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PM Modi stands firm on Electoral Bonds amid opposition criticism

Electoral bonds transformed political funding in India by allowing individuals and corporate entities to contribute unrestricted funds to political parties

PM Modi stands firm on electoral bonds amid opposition criticism / SCI

Prime Minister Narendra Modi dismissed concerns raised by opposition parties regarding the issue of electoral bonds data, asserting that any perceived shortcomings can be addressed and that the opposition would soon regret their stance. In an interview with Thanthi TV, a Tamil news channel, Modi rejected the notion that the electoral bonds controversy had dealt a blow to his government, emphasizing that his administration remained steadfast in its commitment to governance.

Addressing the critics, Modi emphasized the need to refrain from politicizing every action, emphasizing his dedication to serving the nation's interests beyond electoral gains. He particularly highlighted the potential of Tamil Nadu as a crucial contributor to India's development, underlining his vision of a "Viksit Bharat" where every region experience progress.

"Tell me what have we have done that I should see it as a setback? I firmly believe that those dancing over it (bond details) and taking pride in it are going to repent," the Prime Minister said.

Regarding the electoral bond system, Modi defended its implementation, stating that it facilitated transparency in political funding by revealing the sources and beneficiaries. He challenged critics to disclose pre-2014 political funding data, suggesting that the current system had improved transparency compared to earlier practices.

"Just because I am a politician does not mean I work only to win elections. Tamil Nadu has huge potential which must not be wasted," he said.

"Viksit Bharat means that every corner of the country should be a recipient of development. I believe that Tamil Nadu has the potential to become the driving force behind our dream of a Viksit Bharat," he said.

“Can someone tell me how much these companies paid to political parties before 2014? Nothing is perfect, imperfections can be addressed," the Prime Minister added.

The Prime Minister's remarks come in response to criticism from opposition parties, including the Congress, who have seized upon revelations following a Supreme Court ruling earlier this year, deeming the previous political funding system unconstitutional, to launch attacks on the government.

What are electoral bonds:

Introduced in 2017, electoral bonds transformed political funding in India by allowing individuals and corporate entities to contribute unrestricted funds to political parties while maintaining anonymity. However, a recent landmark ruling by the Supreme Court in mid-February invalidated the longstanding election funding mechanism, just weeks before the upcoming Lok Sabha elections scheduled for April-May.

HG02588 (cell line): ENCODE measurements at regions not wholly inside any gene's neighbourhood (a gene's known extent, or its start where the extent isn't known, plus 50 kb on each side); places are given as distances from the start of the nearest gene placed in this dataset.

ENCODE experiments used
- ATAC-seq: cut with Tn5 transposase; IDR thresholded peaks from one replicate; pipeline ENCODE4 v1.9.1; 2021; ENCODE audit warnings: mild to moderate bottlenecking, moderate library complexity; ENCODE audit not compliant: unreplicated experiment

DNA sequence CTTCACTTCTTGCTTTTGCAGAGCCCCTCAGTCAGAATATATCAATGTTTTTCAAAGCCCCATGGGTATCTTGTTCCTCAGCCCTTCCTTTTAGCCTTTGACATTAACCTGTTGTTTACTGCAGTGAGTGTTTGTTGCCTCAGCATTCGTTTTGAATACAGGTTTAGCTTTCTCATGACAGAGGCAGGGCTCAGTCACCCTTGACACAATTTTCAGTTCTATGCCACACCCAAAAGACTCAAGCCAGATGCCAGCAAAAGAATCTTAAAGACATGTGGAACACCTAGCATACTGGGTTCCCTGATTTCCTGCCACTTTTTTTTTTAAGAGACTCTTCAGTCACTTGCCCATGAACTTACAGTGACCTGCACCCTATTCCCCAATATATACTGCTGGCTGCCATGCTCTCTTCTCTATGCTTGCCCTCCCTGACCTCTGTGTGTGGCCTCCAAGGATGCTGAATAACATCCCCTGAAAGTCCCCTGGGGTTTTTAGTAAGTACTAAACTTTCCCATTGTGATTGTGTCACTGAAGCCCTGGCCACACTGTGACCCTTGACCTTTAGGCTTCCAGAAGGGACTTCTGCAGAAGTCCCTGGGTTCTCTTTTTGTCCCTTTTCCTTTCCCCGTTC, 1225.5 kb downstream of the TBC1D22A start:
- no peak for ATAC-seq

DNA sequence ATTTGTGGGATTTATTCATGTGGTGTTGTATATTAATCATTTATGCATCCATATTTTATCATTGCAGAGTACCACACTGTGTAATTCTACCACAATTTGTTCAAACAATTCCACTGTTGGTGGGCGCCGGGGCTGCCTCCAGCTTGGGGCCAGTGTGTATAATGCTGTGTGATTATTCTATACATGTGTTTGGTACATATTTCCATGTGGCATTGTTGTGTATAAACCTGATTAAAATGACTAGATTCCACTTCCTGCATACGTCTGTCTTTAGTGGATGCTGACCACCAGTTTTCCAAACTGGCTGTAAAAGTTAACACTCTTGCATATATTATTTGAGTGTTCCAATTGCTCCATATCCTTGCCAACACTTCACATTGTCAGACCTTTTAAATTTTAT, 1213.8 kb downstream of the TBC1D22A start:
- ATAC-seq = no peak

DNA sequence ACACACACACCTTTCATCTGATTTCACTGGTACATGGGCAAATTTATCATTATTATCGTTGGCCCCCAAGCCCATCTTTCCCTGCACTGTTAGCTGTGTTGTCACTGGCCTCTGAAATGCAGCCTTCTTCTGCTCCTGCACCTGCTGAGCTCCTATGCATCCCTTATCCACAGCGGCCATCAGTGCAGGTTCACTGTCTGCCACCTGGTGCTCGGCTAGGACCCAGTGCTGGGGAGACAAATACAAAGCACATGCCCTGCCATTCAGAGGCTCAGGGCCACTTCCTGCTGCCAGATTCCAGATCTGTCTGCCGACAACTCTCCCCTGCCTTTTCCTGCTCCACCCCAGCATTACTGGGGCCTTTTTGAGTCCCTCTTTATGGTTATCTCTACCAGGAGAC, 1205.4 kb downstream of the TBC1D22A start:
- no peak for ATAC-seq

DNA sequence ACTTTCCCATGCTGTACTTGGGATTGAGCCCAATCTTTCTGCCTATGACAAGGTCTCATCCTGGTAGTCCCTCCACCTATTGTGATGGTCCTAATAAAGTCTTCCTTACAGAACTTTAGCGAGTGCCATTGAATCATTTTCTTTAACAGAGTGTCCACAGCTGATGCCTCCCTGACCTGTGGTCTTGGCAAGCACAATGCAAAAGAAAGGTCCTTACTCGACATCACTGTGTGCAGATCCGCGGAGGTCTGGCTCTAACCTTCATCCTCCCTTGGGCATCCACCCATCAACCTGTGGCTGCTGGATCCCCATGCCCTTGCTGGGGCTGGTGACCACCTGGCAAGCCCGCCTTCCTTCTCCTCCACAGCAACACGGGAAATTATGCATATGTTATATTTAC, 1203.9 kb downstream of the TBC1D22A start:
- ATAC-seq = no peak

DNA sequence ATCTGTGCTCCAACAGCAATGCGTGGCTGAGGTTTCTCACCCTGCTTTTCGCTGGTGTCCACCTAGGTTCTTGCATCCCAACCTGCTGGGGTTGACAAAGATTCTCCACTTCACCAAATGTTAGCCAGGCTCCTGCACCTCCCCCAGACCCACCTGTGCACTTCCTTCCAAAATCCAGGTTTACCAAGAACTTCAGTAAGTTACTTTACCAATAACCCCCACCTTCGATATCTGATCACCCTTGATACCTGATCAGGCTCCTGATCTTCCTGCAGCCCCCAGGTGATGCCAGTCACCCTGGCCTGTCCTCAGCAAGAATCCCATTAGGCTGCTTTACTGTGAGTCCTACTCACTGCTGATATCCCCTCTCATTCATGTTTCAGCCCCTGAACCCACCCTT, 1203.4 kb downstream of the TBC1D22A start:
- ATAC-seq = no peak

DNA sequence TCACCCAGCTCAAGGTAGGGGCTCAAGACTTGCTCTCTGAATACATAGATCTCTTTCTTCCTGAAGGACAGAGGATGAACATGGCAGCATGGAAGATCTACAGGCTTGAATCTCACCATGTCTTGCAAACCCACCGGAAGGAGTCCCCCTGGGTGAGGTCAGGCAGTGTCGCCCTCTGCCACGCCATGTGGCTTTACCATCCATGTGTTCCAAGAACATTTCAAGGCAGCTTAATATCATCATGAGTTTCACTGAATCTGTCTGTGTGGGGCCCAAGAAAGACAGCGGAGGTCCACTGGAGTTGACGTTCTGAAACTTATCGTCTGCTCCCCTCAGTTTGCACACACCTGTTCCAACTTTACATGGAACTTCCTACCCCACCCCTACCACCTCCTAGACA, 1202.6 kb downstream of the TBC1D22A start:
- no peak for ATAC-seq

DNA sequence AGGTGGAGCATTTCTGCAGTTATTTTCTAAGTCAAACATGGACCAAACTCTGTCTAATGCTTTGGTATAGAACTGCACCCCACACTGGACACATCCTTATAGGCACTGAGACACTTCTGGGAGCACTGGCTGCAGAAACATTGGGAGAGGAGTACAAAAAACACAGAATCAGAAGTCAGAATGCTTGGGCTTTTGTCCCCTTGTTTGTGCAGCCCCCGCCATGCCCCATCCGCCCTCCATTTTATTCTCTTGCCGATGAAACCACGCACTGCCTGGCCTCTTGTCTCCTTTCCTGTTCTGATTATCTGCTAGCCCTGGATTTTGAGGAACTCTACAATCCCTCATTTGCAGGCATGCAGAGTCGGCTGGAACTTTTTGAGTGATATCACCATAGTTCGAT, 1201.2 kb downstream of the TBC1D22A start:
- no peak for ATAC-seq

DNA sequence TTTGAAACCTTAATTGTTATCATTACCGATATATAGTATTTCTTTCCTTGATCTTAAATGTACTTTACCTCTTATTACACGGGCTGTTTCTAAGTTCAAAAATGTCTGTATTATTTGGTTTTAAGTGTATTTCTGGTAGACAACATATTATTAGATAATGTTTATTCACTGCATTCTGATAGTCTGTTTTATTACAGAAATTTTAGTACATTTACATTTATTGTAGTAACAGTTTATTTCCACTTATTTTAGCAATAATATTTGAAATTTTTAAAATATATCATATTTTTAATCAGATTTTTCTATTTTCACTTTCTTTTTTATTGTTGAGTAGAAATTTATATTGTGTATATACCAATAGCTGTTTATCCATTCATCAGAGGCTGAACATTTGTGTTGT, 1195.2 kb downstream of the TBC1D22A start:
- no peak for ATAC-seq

Previously, donors acquired these bonds in fixed denominations from the State Bank of India (SBI) and transferred them to political parties, which could then encash them through a designated bank account. Notably, the unique feature of these bonds was their ability to shield the identity of donors from disclosure, even to regulatory bodies such as the Election Commission of India (ECI).

According to the Association for Democratic Reforms (ADR), under the electoral bond scheme, a bond functioned akin to a promissory note, bearing characteristics of a bearer instrument. In this setup, the bond lacked identification of the buyer or payee, rendering no record of ownership information. Consequently, the holder of the instrument was presumed to be its rightful owner, as per ADR.

On Feb. 15, 2024 the Supreme Court declared of the central government's electoral bond scheme as unconstitutional by a five-judge constitution bench that instructed the SBI to disclose particulars to the Election Commission (EC) for public disclosure.

In its affidavit, the State Bank of India (SBI) revealed comprehensive details including the purchaser's identity, bond denomination and unique number, the name of the redeeming political party, as well as the last four digits of their bank account number. Additionally, particulars such as the denomination and unique number of the redeemed bond were disclosed.

The affidavit stated, "SBI has now disclosed all details, with the exception of complete account numbers & KYC details, in compliance with the directives outlined in the judgment dated Feb. 15, 2024, coupled with the order dated Mar. 18, 2024, issued by this court."

 

 

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